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Lab-grown brain cells have learnt how to play Pong

To me, to you.

Researchers have taught lab-grown brain cells how to play Pong.

Scientists at Australian company Cortical Labs, which which conducts research into the use of biology in AI, reported their findings yesterday in Neuron, a peer-reviewed neuroscience journal.

Their paper, titled "In vitro neurons learn and exhibit sentience when embodied in a simulated game-world", claimed the cultivated brain showed "apparent learning within five minutes of real-time gameplay".

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The brain was grown using a mixture of human stem cells and mice embryos, and the system of 800,000 cells was named DishBrain by the researchers. DishBrain was then hooked up to simulation of Pong via electrodes, and electrical signals were used to represent the gameplay.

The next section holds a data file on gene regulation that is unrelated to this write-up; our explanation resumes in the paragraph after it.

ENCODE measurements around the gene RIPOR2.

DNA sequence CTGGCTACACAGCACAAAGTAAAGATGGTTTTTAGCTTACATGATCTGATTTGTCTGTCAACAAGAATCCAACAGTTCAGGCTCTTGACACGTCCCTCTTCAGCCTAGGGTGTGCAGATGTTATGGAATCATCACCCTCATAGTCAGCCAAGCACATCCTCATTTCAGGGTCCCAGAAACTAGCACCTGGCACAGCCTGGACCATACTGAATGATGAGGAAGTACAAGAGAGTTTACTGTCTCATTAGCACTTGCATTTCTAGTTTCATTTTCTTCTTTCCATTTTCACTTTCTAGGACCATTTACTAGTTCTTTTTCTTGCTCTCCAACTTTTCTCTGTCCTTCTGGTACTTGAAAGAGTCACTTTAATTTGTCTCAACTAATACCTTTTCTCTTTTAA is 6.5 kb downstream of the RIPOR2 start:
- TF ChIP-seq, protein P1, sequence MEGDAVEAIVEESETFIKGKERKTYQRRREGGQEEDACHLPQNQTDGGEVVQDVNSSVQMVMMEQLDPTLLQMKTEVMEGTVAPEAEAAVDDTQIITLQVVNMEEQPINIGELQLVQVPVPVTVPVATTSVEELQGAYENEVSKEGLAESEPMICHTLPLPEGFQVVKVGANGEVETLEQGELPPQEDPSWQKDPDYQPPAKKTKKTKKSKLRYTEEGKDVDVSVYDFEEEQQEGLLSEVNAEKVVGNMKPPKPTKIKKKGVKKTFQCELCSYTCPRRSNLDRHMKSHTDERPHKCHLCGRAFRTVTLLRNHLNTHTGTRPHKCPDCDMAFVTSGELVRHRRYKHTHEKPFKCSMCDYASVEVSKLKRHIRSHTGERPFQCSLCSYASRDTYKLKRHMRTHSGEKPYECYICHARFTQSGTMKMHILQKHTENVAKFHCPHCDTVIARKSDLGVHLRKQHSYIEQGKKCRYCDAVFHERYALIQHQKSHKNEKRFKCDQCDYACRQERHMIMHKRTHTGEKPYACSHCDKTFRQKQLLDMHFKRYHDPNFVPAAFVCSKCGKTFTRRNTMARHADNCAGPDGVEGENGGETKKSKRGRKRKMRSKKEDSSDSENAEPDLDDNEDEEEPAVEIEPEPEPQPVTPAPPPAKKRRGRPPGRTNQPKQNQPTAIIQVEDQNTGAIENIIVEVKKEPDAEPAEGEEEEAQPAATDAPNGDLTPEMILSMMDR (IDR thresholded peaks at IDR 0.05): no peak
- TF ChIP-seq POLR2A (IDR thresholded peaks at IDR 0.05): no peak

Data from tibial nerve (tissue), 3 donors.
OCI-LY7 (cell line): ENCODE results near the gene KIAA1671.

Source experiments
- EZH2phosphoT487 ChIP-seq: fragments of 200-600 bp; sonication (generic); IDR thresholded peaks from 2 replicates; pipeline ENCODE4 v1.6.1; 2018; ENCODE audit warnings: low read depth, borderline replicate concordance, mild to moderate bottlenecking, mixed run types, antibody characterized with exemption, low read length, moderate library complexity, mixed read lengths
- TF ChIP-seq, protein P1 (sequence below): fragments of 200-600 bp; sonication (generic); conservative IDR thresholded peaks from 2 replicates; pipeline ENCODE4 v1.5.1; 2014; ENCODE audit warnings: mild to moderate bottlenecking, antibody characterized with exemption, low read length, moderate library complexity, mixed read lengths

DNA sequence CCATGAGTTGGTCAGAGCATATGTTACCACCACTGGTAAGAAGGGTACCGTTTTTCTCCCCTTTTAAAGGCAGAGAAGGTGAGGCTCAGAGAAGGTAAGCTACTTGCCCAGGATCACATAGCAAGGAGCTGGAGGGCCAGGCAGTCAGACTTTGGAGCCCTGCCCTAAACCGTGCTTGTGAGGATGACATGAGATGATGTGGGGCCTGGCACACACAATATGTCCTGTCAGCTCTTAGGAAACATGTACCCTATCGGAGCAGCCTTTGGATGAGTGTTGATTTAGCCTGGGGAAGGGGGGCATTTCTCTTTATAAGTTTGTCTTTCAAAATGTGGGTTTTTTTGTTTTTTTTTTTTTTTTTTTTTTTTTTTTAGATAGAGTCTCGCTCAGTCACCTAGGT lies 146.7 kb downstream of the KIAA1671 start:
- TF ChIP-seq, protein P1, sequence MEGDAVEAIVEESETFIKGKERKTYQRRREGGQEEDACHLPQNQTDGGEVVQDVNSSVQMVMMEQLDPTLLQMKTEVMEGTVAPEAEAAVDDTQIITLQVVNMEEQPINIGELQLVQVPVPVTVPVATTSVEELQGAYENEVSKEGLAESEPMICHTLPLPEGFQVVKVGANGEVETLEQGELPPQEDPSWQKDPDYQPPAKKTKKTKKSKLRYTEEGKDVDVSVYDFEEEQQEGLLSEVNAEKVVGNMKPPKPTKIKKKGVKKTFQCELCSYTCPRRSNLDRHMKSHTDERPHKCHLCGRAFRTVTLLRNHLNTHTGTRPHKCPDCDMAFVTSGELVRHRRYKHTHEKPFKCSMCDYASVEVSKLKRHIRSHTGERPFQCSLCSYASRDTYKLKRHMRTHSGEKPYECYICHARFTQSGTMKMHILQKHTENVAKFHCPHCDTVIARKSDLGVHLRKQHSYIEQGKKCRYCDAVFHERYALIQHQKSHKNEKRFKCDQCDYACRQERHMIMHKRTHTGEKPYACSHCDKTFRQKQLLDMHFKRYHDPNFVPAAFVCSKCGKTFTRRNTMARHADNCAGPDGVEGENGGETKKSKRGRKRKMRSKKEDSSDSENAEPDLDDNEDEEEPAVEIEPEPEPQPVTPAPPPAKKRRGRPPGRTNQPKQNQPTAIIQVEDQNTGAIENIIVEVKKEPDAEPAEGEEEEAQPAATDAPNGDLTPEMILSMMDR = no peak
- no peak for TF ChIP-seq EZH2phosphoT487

By changing the signal DishBrain received when it managed to hit or missed the ball, the experiment suggested it learnt to hit the ball more when provided feedback on how well it was playing.

Self-admittedly, the brain cells didn't play Pong very well, but the results showed its success rate was "well above random chance".

The online paper includes a representative video of DishBrain playing Pong. It may look like just a regular game, but when you think about how it was conducted it's pretty amazing.

Speaking to the BBC, chief scientific officer at Cortical Labs and one of the paper's co-authors Dr Brett Kagan said the team plan to test how alcohol affects DishBrain's ability to play Pong. If it reacts in a similar way to a human brain, DishBrain could be an excellent "experimental stand-in" for researchers. Kagan stated the ultimate hope for DishBrain is that it could be used to "test treatments for neurodegenerative diseases", like Alzheimer's.